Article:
Lewis Gilbert


Suggested Films:


The sea shall not have them (1954)
Carve her name with pride (1958)
Alfie (1965)
The Spy who loved me (1977)
Educating Rita (1983)
Shirley Valentine (1989)

Lewis Gilbert was born in London on 6 March 1920. He had been born into a theatrical family – mainly in the music halls. His first role was as a child actor in a version of Turpin (1933). He had by this stage met Korda who had suggested an acting path and was keen for the young man to go to RADA. Instead Gilbert had a interest in directing and was then involved in the Hitchcock film Jamaica Inn (1939).

When war came he joined the RAF and directed several documentaries (as did many British directors at the time) – in Gilberts case was on attachment to the US. At the end of the war, he continued to write and direct documentary shorts for Gaumont-British.

The key film for Gilbert was to be Emergency Call (1952). The film itself was fairly unremarkable but it was to be the writer who Gilbert Met that would change his destiny in a number of ways. Vernon Harris would be someone who would write scripts, adapt screenplays and stay as a friend to Gilbert for the next forty years.

One of the collaborations would be the famous biography of Douglas Bader in 'Reach for the Sky' (1956) with Kenneth More playing the lead. Two years later it would be another documentary, this time on the life of Violet Scazbo in 'Carve Her Name With Pride' (1958). Both this films now locked down Gilbert’s critical status as a British director who could not only bring in the bucks but also deliver serious films in an interesting way. In the sixties the adaptations continued as he delivered ‘Sink the Bismark’ (1960,) 'Light up the Sky' (1960) and 'Damn the Defiant' (1962).

Then his career took a turn from very militaristic movies to the highly successful 'Alfie' (1965). This was the first of a number of adaptations of stage plays that brought Gilbert commercial and critical success in the latter part of his career. The film received multiple Oscar nominations, most notably for Michael Caine, a then unknown name in Hollywood.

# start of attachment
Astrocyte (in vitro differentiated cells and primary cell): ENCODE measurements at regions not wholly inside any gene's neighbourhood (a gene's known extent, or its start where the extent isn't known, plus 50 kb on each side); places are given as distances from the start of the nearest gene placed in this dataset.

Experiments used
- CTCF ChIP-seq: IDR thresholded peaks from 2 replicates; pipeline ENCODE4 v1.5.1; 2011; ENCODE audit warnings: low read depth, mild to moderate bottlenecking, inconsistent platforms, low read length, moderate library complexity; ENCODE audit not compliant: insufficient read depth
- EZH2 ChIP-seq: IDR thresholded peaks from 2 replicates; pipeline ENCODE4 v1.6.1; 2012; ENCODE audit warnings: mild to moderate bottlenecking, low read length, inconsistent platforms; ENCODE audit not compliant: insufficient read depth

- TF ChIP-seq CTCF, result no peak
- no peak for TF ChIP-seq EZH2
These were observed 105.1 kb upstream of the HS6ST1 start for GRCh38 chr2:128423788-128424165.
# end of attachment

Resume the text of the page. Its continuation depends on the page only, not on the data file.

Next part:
The next year he went on to deliver the first of this three bond films and as far as I’m aware is the only director to have directed more than one ‘James Bond’ actor. Of the three movies which he delivered to the screen I would say on a personal level that my favourite is ‘The Spy who loved me’ (1977). He proved early in his career that he could handle the big budget – big action projects and this was to be the case in the latter stages of his career. Two years later he brought to screen the last of his bond movies, the highly successful ‘Moonraker’ (1979).

In the later stages of an extensive career he brought another screen play to life in the form of the highly critically acclaimed Educating Rita (1983). This brought BAFTA success to both Caine, Walters and Gilbert. Later in the eighties he also directly the harmless but enjoyable ‘Not quite Jerusalem' (1986) with the lovely Joanna Pacula. He finished this decade with Shirley Valentine (1989) again getting the film nominated for Oscars and Bafta’s (Pauline Collins winning the best actress award). I simply can’t believe they overlooked Tom Conti’s.

In 2001, Lewis Gilbert was Awarded a BFI Fellowship, only the 53rd to have ever been awarded. “The accolade is bestowed upon individuals from around the world in recognition of their outstanding contribution to film and television culture. Previous recipients have included such diverse talents as Orson Welles, Fred Zinnemrmann, Akira Kurosawa, Clint Eastwood and Elizabeth Taylor.”

Lewis is still making films (his last one came out in 2002) at the good age on 82 if my maths holds out….














Lewis Gilbert, british film, british director, british movie